Seeing that Y and Z are fairly firmly attached to their idea, Harris would like to put forth some possible problems and objections. The objections that he comes up with are the problem of security, the lack of individuality in such a system, and the problem of playing God.
The first objection is taken care of in that the chance of being called to ‘give life’ is less then the chance of being killed on the road. The second objection is taken care of in that it would be a question of why the individuality of A is more important then that of Y and Z, an answer much like that for innocence. The third objection is taken care of in that “if we are able to change things, then to elect not to do so is also to determine what will happen in the world” (Harris, 261).
The morality of killing and letting die cannot be an objection to the lottery system as it would “beg the question as to whether the failure to save as many people as possible might not also amount to killing” (Harris, 261).
As Harris points out, such a system would make everyone into eventual saints. The question of self-defense also cannot be used as each person would have a better chance of living a long life with the implementation of the lottery system. Tying in with self-defense, “the feeling that no man should be required to lay down his life for others makes many people shy away from such a scheme, even though it might be rational to accept it on prudential grounds, and even mandatory on utilitarian grounds … While it is true that they can only live if another man is killed, they would claim that it is also true that if they are left to die, then someone who lives on does so over their dead bodies” (Harris, 262). That is, they should be able to defend themselves, just the same as everyone else.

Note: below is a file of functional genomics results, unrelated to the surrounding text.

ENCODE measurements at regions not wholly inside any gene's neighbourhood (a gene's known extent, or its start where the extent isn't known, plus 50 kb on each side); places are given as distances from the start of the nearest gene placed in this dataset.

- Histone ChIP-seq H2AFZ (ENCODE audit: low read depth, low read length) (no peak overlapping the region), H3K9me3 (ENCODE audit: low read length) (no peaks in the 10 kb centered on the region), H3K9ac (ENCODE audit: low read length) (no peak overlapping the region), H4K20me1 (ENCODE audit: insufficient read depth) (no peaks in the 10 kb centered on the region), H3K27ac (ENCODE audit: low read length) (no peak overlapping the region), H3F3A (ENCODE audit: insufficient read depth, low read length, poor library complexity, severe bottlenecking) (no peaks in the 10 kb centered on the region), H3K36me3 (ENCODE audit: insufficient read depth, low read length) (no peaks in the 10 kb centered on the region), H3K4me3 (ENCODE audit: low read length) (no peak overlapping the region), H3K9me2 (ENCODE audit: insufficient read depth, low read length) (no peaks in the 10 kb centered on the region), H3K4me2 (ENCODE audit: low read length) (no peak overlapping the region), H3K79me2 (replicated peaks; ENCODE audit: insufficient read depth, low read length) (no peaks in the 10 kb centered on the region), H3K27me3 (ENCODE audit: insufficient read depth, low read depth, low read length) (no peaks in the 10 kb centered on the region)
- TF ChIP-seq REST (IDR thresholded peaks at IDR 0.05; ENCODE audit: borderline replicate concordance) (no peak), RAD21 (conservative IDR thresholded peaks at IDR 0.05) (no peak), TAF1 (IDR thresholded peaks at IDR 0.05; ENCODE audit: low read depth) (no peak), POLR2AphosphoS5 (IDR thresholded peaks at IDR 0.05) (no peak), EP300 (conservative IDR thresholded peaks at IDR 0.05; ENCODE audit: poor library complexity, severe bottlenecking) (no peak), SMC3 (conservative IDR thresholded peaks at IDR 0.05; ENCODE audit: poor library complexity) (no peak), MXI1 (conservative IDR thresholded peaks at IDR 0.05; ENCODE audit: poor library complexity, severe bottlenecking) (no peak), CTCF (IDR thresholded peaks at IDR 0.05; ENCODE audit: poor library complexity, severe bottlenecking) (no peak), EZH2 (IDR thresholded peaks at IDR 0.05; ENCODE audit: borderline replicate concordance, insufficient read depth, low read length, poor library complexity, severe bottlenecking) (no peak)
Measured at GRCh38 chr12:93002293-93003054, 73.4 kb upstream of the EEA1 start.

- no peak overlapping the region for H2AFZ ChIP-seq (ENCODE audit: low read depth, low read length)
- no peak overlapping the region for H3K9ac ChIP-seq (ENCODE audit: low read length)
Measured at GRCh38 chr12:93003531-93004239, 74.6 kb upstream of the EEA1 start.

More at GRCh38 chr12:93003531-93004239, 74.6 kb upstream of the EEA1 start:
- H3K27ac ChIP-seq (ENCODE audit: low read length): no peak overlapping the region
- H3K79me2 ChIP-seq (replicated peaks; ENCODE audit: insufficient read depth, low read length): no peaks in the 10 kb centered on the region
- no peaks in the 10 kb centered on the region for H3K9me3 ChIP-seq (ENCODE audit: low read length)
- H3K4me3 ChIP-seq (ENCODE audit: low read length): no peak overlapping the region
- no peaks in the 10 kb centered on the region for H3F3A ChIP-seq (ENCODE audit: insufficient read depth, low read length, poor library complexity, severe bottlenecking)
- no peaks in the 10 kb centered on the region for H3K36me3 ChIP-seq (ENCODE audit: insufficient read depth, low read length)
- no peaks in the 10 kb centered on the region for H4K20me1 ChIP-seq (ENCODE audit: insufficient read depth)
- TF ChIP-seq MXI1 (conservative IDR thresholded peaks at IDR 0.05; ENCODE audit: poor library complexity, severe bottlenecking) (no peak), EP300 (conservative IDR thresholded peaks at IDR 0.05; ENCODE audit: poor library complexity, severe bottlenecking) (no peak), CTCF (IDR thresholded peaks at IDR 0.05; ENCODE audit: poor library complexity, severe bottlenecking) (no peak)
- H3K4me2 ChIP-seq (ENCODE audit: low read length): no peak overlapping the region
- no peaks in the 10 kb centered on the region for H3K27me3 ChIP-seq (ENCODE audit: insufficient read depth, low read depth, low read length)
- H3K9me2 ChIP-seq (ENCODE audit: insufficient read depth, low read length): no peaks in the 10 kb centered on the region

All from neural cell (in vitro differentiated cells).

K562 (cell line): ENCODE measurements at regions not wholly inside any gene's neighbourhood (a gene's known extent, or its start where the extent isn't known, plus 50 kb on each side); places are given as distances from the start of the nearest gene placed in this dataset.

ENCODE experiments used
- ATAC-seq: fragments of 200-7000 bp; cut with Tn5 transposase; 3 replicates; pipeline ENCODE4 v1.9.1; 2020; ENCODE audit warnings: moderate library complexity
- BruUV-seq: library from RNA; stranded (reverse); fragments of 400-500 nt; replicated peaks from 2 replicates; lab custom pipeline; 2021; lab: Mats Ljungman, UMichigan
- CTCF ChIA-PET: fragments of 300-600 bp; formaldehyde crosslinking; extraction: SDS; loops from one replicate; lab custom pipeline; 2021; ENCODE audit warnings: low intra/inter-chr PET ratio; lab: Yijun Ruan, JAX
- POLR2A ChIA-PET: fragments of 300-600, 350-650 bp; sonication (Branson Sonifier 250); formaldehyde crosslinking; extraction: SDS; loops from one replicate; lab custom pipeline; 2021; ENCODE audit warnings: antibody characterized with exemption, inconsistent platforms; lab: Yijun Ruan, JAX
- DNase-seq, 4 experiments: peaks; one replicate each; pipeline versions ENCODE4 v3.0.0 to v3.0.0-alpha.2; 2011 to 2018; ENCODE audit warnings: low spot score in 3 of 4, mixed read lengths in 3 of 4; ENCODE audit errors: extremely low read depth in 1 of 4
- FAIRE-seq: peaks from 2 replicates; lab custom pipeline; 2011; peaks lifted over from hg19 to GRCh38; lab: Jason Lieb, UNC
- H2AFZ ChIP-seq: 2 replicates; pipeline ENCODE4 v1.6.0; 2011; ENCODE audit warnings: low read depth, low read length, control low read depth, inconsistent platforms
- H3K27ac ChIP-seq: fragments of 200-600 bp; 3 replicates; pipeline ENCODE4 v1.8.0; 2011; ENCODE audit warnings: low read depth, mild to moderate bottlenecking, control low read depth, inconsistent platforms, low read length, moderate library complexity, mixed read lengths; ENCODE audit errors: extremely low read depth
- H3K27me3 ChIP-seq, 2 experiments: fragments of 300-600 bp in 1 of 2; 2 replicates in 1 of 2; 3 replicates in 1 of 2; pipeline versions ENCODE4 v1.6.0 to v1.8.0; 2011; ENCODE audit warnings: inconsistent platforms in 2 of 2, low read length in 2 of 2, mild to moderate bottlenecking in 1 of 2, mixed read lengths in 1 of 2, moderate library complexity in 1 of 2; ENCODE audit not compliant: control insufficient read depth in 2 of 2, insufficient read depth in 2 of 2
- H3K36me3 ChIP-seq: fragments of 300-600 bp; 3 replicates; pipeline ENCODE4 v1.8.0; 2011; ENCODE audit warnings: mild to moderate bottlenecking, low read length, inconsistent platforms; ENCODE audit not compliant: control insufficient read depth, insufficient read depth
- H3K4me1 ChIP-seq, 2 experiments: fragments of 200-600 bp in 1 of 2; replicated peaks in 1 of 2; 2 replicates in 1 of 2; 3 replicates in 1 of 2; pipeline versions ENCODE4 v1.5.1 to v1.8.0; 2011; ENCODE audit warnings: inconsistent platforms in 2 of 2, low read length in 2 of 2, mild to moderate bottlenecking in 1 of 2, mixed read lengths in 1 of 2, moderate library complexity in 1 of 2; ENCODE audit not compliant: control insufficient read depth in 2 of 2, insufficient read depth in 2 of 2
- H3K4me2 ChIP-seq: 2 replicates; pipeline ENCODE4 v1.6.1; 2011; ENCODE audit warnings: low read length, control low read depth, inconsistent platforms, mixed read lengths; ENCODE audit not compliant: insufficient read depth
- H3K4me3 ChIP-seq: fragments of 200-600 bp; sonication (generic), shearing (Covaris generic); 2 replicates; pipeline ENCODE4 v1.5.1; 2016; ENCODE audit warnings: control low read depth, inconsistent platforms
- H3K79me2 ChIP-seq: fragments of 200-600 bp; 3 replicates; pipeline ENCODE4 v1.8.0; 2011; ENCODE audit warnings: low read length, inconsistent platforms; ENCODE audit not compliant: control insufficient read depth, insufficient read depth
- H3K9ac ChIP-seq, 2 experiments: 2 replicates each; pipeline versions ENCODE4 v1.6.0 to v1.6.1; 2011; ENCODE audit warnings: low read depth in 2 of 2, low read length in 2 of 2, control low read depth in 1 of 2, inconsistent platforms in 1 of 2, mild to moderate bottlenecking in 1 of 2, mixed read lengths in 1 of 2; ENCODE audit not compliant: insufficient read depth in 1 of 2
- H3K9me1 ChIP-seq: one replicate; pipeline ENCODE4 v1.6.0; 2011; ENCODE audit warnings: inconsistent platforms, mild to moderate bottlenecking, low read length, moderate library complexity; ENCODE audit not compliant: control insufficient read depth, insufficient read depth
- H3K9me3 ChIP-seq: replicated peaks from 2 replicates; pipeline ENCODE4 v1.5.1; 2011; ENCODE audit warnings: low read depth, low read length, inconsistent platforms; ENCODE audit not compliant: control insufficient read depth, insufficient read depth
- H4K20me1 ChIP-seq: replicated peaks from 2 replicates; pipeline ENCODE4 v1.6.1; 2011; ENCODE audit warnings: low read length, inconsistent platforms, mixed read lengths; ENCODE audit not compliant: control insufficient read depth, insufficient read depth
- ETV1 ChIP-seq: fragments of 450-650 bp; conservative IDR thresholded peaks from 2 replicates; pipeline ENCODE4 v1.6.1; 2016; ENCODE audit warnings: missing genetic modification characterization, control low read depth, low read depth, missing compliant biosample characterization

As the problem of terror of being chosen to ‘give life’ has not been adequately solved, Y and Z might claim that death is indeed a terrifying experience, so the fewer that went through it, the better. Fewer people would die if the lottery scheme were to be implemented, so to not implement such a policy would be to allow more distress.
The last objection that might be made is why X should not be killed in order to save Y, or vice versa, if both X and Y are going to die. This would leave any third parties out of their idea. If two people are dying and one is killed in order to save the other, then it seems as though things have been balanced. However, Y and Z would claim that to do so would “violate their right to equal concern and respect with the rest of society” (Harris, 263) – once again, the unfortunate are being singled out.
One could not say “since they are going to die in any event, there is no harm in putting their names into the lottery, for the chances of their dying cannot thereby be increased and will in fact almost certainly be reduced” (Harris, 263). The lottery system is working to bring them life, and therefore are not dying anymore then anyone else in the lottery, contrary to what the above argues.